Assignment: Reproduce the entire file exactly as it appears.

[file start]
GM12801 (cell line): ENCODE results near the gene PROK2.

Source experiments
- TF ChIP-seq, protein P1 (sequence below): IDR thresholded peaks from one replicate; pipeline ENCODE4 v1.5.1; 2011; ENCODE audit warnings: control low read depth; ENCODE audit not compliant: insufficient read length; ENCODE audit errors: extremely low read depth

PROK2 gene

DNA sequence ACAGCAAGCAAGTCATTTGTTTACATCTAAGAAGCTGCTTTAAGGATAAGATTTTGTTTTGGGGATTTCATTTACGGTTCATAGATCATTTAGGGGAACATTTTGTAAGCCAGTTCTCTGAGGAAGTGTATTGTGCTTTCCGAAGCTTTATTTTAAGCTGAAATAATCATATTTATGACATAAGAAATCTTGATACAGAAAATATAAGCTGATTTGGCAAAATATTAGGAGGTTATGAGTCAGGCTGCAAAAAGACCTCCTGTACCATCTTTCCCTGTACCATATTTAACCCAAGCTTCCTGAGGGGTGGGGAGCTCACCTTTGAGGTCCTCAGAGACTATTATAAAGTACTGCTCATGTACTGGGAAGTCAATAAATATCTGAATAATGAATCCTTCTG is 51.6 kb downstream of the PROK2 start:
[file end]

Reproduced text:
GM12801 (cell line): ENCODE results near the gene PROK2.

Source experiments
- TF ChIP-seq, protein P1 (sequence below): IDR thresholded peaks from one replicate; pipeline ENCODE4 v1.5.1; 2011; ENCODE audit warnings: control low read depth; ENCODE audit not compliant: insufficient read length; ENCODE audit errors: extremely low read depth

PROK2 gene

DNA sequence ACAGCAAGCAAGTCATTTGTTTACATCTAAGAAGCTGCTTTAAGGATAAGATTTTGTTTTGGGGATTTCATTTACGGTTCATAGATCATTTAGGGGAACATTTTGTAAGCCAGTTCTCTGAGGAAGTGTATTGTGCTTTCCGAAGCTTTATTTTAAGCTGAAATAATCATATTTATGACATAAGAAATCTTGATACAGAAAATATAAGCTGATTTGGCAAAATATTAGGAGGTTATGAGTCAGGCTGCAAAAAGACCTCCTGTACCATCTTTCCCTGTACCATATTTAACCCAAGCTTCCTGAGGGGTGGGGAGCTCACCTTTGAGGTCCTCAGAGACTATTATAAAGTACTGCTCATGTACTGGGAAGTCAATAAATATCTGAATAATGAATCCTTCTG is 51.6 kb downstream of the PROK2 start: